[5] Cook, “Christ Hymn,” in The Jewish Annotated New Testament, 357.

The Gospel According to Kesha (Part 1)

Prologue

Anyone that knows me will find my willingness to blog about mainstream popular music curious. If auto-tune is being used to the point of it sounding like an effect then I am typically not a fan. My musical tastes have not changed much since the 90s. So let me begin with the story of how I came to discover Kesha’s latest album.

Shortly after “Rainbow” was released, Kate heard about it and played the song “Praying” while we were driving in the car one day. I listened to it with my musically analytical brain and found it interesting (“Huh, this pop song is about prayer and she jumps up an octave. Interesting.”) Fast forward a few months and I learn that Ben Folds is a producer on the album. Now I’m intrigued. Ben Folds is one of my favorite artists and I’ve seen him with the Houston Symphony the last two times he came to town. So, I listen to the whole album to hear for myself what is going on.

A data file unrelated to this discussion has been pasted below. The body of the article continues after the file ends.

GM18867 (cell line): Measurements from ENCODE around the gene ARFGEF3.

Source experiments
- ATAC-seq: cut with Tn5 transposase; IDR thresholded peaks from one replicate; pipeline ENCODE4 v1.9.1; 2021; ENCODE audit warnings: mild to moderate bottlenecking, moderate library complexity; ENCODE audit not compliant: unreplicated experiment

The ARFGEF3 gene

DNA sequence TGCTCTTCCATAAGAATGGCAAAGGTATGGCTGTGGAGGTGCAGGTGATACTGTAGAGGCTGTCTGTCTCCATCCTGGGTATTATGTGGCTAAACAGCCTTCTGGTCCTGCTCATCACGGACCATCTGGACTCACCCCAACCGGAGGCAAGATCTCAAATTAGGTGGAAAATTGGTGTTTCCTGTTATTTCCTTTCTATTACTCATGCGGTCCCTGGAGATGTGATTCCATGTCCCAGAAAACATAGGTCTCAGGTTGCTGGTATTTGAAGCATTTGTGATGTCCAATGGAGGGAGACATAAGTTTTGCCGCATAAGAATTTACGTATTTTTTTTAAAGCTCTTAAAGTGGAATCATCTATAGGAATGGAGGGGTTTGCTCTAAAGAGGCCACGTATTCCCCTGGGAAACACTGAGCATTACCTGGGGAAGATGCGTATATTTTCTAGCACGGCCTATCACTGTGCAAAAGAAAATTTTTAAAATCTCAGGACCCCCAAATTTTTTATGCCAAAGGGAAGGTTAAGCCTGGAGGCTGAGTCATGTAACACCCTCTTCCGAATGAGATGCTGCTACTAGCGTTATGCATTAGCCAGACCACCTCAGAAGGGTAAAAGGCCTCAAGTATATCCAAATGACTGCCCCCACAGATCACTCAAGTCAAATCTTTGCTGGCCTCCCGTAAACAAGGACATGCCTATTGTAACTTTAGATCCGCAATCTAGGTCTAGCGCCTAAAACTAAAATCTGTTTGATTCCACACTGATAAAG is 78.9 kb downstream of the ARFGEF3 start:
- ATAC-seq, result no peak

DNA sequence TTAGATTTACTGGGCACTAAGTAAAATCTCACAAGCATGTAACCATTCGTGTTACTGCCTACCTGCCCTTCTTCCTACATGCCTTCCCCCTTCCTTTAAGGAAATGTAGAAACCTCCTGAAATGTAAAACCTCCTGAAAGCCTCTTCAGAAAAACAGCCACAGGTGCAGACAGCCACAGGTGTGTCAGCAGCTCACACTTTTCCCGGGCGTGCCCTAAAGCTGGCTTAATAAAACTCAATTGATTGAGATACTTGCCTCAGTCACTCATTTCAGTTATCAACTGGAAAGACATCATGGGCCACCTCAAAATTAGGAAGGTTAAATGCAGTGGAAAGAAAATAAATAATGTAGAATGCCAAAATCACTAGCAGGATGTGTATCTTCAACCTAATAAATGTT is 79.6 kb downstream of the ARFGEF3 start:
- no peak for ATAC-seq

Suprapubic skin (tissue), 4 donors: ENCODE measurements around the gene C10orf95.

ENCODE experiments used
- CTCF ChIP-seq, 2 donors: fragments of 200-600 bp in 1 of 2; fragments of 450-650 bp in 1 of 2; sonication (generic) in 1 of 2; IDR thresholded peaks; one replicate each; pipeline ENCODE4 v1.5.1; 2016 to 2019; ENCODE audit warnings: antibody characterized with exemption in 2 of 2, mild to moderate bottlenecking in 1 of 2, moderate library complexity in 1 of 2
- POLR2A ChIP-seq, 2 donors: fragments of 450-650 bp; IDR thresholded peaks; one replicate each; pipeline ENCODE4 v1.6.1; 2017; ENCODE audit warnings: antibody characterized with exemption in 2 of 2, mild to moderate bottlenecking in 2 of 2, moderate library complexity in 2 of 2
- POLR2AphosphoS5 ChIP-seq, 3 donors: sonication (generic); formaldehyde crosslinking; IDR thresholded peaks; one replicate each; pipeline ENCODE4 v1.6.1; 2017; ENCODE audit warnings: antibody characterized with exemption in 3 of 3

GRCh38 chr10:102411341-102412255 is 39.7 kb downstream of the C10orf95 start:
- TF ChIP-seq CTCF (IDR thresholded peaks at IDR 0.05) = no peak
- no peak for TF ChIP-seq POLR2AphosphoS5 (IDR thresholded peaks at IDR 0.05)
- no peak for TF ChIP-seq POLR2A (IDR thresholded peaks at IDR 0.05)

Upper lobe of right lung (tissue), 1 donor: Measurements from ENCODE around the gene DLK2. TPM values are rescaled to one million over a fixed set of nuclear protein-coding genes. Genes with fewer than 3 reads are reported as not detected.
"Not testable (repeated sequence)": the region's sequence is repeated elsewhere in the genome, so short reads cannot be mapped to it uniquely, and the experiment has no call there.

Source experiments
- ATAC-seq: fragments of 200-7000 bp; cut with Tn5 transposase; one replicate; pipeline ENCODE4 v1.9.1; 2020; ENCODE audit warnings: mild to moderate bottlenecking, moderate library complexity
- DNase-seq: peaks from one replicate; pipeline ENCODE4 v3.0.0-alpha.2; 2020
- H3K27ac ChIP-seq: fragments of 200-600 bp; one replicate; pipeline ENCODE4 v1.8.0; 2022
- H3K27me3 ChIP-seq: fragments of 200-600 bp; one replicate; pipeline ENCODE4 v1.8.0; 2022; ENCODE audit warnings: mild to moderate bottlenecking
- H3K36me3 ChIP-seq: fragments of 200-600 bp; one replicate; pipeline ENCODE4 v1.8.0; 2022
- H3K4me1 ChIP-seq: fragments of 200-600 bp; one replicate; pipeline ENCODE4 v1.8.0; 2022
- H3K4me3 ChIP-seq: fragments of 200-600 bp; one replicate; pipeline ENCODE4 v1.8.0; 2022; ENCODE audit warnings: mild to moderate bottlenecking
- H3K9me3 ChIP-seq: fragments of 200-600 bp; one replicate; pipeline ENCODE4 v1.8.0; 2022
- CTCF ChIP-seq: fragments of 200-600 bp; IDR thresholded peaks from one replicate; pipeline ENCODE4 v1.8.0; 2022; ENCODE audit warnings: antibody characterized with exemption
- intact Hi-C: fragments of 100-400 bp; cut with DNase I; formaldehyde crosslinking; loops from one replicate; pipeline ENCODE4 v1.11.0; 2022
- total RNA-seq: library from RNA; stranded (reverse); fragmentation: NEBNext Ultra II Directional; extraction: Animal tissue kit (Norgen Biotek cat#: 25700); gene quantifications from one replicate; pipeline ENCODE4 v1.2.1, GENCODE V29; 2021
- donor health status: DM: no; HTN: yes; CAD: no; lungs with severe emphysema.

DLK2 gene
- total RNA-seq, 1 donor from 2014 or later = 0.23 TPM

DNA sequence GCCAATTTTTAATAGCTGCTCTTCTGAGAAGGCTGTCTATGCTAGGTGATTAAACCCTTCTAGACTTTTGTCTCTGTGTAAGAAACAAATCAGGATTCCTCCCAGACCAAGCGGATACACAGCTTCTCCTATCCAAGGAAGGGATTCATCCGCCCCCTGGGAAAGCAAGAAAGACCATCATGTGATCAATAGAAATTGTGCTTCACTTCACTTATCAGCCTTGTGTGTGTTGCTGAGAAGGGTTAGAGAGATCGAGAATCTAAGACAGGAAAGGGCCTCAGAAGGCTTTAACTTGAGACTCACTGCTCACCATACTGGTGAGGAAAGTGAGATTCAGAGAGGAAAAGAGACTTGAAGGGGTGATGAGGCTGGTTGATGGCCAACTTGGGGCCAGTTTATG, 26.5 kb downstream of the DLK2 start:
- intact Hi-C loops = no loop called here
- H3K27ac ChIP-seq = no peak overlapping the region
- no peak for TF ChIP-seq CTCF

The album has grown on me. This is the first of three posts about the spiritual themes I picked up on in three consecutive tracks from Rainbow: Hymn, Praying, and Learn to Let Go.

Even the stars and the moon don’t shine quite like we do
Dreamers searchin’ for the truth
Go on, read about us in the news
Pretty reckless, pretty wild
Talking s*** and we’ll just smile
Don’t you see these f***in’ crowns?
If you know what I mean, you on the team

This is a hymn for the hymnless, kids with no religion

Yeah, we keep on sinning, yeah, we keep on singing
Flying down the highway, backseat of the Hyundai
Pull it to the front, let it run, we don’t valet
Sorry if you’re starstruck, blame it on the stardust
I know that I’m perfect, even though I’m f***ed up
Hymn for the hymnless, don’t need no forgiveness
‘Cause if there’s a heaven, don’t care if we get in
This is a hymn, hymn, hymn for how we live, live, live
This is a hymn, hymn, hymn for how we live, for how we live

After all we’ve been through, no, we won’t stand and salute
So we just ride, we just cruise, livin’ like there’s nothing left to lose
If we die before we wake, who we are is no mistake
This is just the way we’re made
You know what I mean, you on the team

This is a hymn for the hymnless, kids with no religion
Yeah, we keep on sinning, yeah, we keep on singing
Flying down the highway, backseat of the Hyundai
Pull it to the front, let it run, we don’t valet
Sorry if you’re starstruck, blame it on the stardust